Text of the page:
Friday, April 23, 2010

Growth of the Soil

"The man comes, walking toward the north. he bears a sack, the first sack, carrying food and some few implements. A strong, coarse fellow, with a red iron beard, and little scars on face and hands; sites of old wounds - were they gained in toil or fight? Maybe the man has been in prison, and is looking for a place to hide; or a philosopher, maybe, in search of peace.

"Here and there, where the moors give place to a kindlier spot, an open space in the midst of the forest, he lays down the sack and goes exploring; after awhile he returns, heaves the sack to his shoulder again, and trudges on.

"The worst of his task had been to find the place; this no-man's place, but his. Now, there was work to fill his days.

"He had sought about for a woman to help each time he had been down to the village with his loads of bark, but there was none to be found.....And the man himself was no way charming or pleasant by his looks, far from it; and when he spoke it was no tenor with eyes to heaven, but a coarse voice, something like a beast's.

"Well, he would have to manage alone.

"Spring came; he worked on his patch of ground, and planted potatoes. his live stock multiplied...he made a bigger shed for them...and put a couple of glass panes in there too.

"And then at last came help; the woman he needed. She tacked about for a long time, this way and that across the hillside, before venturing near; it was evening before she could bring herself to come down.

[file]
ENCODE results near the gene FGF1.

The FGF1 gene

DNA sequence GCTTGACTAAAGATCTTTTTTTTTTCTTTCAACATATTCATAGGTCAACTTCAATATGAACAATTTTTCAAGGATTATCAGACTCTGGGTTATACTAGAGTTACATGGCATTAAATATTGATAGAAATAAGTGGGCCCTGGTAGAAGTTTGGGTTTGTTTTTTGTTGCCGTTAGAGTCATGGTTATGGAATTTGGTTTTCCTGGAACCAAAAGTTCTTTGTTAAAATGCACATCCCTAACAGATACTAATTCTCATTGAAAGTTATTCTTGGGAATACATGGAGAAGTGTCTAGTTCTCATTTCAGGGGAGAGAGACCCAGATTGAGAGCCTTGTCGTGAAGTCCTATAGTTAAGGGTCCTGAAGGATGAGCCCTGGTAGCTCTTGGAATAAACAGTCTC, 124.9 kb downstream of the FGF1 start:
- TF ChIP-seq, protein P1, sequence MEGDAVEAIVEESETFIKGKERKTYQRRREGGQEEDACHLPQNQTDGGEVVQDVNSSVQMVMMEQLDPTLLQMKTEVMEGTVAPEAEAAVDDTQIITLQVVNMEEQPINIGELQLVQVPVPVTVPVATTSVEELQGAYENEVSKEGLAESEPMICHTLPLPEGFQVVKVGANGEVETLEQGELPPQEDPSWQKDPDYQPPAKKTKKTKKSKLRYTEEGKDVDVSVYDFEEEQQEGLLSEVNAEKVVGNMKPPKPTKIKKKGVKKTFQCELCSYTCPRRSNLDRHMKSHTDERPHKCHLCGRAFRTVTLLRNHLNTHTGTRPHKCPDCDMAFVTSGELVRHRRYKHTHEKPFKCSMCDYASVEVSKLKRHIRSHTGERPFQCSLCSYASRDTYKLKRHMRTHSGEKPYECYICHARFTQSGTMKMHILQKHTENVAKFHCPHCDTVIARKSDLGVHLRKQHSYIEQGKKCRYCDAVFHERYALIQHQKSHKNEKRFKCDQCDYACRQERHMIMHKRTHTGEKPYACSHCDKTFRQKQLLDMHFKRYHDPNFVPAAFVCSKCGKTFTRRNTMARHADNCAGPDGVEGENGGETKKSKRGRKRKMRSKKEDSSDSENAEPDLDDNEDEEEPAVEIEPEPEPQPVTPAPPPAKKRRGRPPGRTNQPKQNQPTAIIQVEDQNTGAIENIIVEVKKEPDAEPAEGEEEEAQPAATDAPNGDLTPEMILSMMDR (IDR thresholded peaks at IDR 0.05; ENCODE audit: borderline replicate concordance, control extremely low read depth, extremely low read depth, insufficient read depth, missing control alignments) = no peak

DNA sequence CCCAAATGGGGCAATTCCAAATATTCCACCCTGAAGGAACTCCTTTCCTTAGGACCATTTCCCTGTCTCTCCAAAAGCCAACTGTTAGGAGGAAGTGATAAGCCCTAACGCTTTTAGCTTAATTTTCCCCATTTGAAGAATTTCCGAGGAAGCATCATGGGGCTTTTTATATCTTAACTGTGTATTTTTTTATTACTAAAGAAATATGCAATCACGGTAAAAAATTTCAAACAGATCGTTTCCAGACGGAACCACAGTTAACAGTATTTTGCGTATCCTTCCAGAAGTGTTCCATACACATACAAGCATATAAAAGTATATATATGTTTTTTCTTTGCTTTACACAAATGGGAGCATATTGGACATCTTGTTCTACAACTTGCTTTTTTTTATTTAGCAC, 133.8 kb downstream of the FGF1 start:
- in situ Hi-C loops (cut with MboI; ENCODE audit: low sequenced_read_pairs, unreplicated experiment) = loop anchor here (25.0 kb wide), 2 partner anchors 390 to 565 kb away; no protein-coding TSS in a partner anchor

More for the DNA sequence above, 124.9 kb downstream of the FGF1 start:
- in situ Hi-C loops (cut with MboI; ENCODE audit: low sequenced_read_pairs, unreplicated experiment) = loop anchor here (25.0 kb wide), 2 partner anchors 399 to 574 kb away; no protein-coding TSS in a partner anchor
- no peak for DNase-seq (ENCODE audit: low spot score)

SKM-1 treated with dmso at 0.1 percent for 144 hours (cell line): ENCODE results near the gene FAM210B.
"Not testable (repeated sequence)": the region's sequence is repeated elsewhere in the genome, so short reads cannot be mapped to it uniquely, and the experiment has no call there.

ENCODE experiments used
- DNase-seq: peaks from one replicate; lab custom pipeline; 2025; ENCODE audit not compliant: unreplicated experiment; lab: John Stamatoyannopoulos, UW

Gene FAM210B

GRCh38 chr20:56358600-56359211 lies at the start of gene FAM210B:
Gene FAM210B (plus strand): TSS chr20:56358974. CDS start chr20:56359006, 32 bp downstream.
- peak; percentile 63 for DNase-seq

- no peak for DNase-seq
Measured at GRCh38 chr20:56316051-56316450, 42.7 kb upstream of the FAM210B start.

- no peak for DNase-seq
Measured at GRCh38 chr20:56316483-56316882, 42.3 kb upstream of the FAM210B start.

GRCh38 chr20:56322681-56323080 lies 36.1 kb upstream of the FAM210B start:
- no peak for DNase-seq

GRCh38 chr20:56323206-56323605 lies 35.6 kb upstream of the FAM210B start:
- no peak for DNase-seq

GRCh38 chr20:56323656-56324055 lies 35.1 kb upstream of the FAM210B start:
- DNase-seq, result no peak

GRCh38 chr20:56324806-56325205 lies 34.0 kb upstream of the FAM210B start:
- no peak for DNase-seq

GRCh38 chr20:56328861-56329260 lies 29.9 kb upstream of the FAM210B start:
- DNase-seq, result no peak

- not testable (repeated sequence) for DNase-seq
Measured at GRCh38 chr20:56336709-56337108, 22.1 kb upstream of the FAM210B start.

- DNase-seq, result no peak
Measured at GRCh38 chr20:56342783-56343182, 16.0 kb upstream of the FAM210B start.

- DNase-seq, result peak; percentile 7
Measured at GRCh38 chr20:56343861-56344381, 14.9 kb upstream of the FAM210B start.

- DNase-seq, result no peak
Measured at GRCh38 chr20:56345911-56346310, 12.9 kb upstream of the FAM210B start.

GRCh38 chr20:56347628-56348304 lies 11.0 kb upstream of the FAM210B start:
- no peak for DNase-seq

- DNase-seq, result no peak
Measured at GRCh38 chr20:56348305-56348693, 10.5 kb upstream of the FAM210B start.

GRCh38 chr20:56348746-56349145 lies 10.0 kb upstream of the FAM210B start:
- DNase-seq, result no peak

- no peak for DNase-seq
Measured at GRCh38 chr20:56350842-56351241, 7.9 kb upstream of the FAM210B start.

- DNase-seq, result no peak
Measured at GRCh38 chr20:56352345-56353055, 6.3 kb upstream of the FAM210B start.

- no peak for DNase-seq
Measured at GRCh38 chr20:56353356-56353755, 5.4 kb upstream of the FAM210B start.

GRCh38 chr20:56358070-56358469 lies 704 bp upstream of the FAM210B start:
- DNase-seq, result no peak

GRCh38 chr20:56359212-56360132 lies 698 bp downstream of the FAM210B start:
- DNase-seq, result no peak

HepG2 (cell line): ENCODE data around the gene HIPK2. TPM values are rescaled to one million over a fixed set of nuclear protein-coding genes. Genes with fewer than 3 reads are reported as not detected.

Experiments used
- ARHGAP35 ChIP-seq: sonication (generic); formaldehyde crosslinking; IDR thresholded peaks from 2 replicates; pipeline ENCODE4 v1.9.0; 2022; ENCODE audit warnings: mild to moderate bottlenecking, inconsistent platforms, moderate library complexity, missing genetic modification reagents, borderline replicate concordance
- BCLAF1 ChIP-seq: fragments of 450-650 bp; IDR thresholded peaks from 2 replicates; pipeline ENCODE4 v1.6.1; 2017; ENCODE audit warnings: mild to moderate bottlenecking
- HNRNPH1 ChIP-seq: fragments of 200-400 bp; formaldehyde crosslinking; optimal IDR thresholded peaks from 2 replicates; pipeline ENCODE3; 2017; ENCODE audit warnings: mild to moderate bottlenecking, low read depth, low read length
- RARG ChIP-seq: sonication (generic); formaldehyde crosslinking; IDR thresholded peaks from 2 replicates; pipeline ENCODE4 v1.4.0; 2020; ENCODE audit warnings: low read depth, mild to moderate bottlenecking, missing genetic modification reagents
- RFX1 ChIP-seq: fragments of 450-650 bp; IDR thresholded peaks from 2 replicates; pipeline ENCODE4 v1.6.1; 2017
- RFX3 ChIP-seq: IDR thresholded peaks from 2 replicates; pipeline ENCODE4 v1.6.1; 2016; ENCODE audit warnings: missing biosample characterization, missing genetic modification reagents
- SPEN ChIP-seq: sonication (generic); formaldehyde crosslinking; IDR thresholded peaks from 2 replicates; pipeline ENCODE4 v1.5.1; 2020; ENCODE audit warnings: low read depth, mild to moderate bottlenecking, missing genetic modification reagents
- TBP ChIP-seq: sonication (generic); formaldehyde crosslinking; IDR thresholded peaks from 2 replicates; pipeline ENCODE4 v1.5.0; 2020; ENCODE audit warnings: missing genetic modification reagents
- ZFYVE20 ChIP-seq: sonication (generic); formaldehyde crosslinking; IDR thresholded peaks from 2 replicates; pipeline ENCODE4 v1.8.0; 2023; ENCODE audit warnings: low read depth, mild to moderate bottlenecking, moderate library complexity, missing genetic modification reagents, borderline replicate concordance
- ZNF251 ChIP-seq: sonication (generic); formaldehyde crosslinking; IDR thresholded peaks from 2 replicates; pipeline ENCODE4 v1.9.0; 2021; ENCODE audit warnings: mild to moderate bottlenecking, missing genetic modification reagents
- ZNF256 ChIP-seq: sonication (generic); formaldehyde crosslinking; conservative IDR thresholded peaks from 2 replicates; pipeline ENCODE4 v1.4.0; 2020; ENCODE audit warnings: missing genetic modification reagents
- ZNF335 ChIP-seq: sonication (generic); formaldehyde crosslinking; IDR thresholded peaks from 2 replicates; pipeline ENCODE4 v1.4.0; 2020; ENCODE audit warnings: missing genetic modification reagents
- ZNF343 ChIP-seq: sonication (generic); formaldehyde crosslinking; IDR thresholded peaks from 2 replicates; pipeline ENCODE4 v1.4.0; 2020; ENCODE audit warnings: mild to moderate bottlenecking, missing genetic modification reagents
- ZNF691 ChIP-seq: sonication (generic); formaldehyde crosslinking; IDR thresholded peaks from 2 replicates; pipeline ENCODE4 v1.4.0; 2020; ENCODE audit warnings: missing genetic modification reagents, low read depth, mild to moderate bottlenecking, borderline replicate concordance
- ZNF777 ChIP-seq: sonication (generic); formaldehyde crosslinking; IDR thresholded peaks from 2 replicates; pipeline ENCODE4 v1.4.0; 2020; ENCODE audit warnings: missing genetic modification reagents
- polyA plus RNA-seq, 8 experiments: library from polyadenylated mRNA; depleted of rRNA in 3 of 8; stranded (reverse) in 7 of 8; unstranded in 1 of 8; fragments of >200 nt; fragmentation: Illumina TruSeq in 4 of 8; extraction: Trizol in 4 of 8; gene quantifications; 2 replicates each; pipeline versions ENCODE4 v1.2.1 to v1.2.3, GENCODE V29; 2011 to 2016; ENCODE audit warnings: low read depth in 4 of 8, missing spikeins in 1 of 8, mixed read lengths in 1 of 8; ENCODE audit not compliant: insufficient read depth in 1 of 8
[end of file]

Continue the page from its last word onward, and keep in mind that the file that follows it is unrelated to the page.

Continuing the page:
"They went into the hut and took a bit of the food she had brought, and some of his goats' milk to drink; then theymade coffee, that she had brought with her in a bladder. Settled down comfortably over their coffee until bedtime. And in the night, he lay wanting her, and she was willing.

"She did not go away next morning; all that day she did not go, but helped about the place; milked the goats, and scoured pots and things with fine sand, and got them clean. She did not go away at all.

"Inger was her name. And Isak was his name."

Norwegian author Knut Hamsun was a Norwegian author praised by King Haakon VII of Norway as Norway's soul. In 1920, he was awarded the Nobel Prize in Literature for his 1917 epic novel, Growth of the Soil.

Unfortunately, Hamsun was a devotee of the Nazi movement, both before World War II and even after Germany invaded Norway. In 1943, to show his devotion he mailed his Nobel medal to Joseph Goebbels, and even wrote an obituary for Hitler shortly after news of his death in a bunker in Berlin. After the war, Hamsun nearly stood trial for treason against Norway, but due to his mental state and advanced age, the charges were dropped.

Growth of the Soil by Knut Hamsun. Not offered for sale by Chewybooks as of April 23, 2010 (retained for personal collection)

1 comment:

museredux said...

thank you for this.

he's a case study, tangled up in zeitgeist! -- bio:
Knut Hamsun was born as Knud Pedersen in Lom,[4] Gudbrandsdal, Norway. He was the fourth son (seven children) of Peder Pedersen and Tora Olsdatter (Garmostrædet). When he was four, his family moved to Hamarøy in Nordland. The family was poor and an uncle had invited them to farm his land for him.

At age nine, he was separated from his family and lived with his uncle Hans Olsen, who needed help with the post office he ran. Olsen used to beat and starve his nephew, and Hamsun would later state that his chronic nervous difficulties were due to the way his uncle treated him. He saw his uncle as "the old colonial power, England", and himself as "young Germany, asking for Lebensraum".

In 1874, he finally escaped to Lom, Norway. In the next five years, he would pick up any job just for the sake of the money. That included being a store clerk, peddler, shoemaker's apprentice, an assistant to a sheriff, and an elementary school teacher. [5]

At 17, he became an apprentice to a ropemaker, and at about the same time he started to write. ...